• John
  • Felde
  • University of Maryland
  • USA

Latest Posts

  • USLHC
  • USLHC
  • USA

  • James
  • Doherty
  • Open University
  • United Kingdom

Latest Posts

  • Andrea
  • Signori
  • Nikhef
  • Netherlands

Latest Posts

  • CERN
  • Geneva
  • Switzerland

Latest Posts

  • Aidan
  • Randle-Conde
  • Université Libre de Bruxelles
  • Belgium

Latest Posts

  • TRIUMF
  • Vancouver, BC
  • Canada

Latest Posts

  • Laura
  • Gladstone
  • MIT
  • USA

Latest Posts

  • Steven
  • Goldfarb
  • University of Michigan

Latest Posts

  • Fermilab
  • Batavia, IL
  • USA

Latest Posts

  • Seth
  • Zenz
  • Imperial College London
  • UK

Latest Posts

  • Nhan
  • Tran
  • Fermilab
  • USA

Latest Posts

  • Alex
  • Millar
  • University of Melbourne
  • Australia

Latest Posts

  • Ken
  • Bloom
  • USLHC
  • USA

Latest Posts

Regina Caputo | USLHC | USA

View Blog | Read Bio

Particles and Searches

Lots of us bloggers have been talking about ICHEP which is going on this week. I’m not attending the conference, although some of the work I’ve been doing is :).
Now I’ve been turning my attention back to my physics analysis.  As of about a week ago we have 200 nb-1 (now closer to 300 nb-1) of data – which is about 1/50th of what I hope to get for an analysis.

I briefly mentioned that I’ll be doing a search in a previous post. Now I’d like to share a bit what this particle beast is. A leptoquark carries quantum numbers for both quarks and leptons. It would decay by generation such that it mixes families of quarks and leptons. So why do we think it exists? In a word: Symmetry.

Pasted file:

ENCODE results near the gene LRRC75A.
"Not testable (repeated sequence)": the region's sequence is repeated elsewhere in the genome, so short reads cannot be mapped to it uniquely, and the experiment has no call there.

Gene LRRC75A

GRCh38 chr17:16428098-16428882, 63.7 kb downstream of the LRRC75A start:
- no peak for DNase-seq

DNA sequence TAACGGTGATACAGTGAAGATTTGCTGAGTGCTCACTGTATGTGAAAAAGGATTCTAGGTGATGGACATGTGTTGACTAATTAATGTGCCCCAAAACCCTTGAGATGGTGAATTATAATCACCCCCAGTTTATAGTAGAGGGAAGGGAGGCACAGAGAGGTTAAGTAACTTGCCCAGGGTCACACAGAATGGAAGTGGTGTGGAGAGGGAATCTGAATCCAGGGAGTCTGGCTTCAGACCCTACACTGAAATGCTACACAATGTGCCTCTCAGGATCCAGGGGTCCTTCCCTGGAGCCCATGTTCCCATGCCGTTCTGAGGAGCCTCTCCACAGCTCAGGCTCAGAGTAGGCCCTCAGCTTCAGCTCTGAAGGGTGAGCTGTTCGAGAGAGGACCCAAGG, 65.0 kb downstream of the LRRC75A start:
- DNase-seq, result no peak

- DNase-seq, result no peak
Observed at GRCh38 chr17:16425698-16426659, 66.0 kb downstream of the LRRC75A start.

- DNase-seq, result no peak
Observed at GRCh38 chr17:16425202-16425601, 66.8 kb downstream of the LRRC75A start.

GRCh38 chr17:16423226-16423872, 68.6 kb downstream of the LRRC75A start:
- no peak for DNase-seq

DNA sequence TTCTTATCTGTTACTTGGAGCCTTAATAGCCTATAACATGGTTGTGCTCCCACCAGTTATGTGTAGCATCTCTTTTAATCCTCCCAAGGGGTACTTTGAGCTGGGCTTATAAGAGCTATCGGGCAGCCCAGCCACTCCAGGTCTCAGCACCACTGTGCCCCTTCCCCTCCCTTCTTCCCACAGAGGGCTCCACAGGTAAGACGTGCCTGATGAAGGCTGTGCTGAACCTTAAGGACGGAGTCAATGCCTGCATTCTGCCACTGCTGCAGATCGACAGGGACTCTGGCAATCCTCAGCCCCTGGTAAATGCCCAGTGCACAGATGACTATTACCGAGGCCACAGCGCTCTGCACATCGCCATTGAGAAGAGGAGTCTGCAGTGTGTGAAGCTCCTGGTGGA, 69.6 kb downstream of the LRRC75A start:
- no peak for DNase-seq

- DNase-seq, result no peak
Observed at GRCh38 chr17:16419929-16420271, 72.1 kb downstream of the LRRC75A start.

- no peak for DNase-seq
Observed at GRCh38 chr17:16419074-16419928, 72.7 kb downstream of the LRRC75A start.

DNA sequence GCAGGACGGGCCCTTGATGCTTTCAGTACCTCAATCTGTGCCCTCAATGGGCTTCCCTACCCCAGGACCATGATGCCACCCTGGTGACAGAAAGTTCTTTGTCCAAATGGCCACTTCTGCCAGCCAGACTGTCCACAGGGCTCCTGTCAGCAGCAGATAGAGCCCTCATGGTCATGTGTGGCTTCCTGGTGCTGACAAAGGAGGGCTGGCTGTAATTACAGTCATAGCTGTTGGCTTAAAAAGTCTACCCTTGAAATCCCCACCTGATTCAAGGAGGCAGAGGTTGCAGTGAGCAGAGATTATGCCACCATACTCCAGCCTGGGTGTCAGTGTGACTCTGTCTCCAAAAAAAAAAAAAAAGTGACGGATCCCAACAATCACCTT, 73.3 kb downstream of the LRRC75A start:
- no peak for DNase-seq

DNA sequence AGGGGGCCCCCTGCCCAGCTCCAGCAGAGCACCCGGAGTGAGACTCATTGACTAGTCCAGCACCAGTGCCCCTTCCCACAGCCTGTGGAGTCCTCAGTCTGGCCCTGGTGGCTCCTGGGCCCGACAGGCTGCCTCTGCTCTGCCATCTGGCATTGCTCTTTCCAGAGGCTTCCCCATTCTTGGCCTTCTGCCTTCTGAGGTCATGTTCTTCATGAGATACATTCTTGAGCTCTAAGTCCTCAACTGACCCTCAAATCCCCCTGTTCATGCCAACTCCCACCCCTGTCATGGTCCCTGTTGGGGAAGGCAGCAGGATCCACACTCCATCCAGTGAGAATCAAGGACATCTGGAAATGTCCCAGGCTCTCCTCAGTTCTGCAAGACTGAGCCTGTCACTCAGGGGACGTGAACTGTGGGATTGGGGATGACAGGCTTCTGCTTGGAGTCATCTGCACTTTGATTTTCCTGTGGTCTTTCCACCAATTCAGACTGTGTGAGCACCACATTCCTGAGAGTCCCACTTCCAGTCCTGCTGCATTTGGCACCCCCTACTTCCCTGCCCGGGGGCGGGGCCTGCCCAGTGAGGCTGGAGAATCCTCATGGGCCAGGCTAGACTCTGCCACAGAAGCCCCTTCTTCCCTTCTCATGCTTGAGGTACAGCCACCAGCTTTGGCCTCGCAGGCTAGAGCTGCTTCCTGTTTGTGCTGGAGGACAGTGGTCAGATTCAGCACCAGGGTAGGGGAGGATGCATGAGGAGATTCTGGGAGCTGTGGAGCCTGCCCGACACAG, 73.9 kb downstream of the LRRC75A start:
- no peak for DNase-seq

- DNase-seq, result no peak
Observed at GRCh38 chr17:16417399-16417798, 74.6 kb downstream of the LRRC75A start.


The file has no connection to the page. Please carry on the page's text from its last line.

Physicists love symmetry (and symmetry breaking :)). Symmetry in forces (like electricity and magnetism), symmetry in families and generations of particles, symmetries everywhere. Since the quarks and leptons in the Standard Model have the same family structure it seems like there should be something that ties them together, like leptoquarks.

Granted this is a bit of an oversimplification, theorists have put in lots of work into understanding how these particles work. And now I’m going to be looking for them.

I’ll be giving updates over the next few months explaining more about these particles over the coming weeks.

-Regina

Share